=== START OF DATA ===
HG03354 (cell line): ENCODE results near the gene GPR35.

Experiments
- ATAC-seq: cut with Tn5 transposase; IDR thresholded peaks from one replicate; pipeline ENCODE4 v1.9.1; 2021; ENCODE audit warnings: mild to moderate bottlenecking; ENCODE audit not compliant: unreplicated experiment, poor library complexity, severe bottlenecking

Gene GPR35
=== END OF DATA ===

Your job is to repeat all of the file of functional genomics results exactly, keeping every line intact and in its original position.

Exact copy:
HG03354 (cell line): ENCODE results near the gene GPR35.

Experiments
- ATAC-seq: cut with Tn5 transposase; IDR thresholded peaks from one replicate; pipeline ENCODE4 v1.9.1; 2021; ENCODE audit warnings: mild to moderate bottlenecking; ENCODE audit not compliant: unreplicated experiment, poor library complexity, severe bottlenecking

Gene GPR35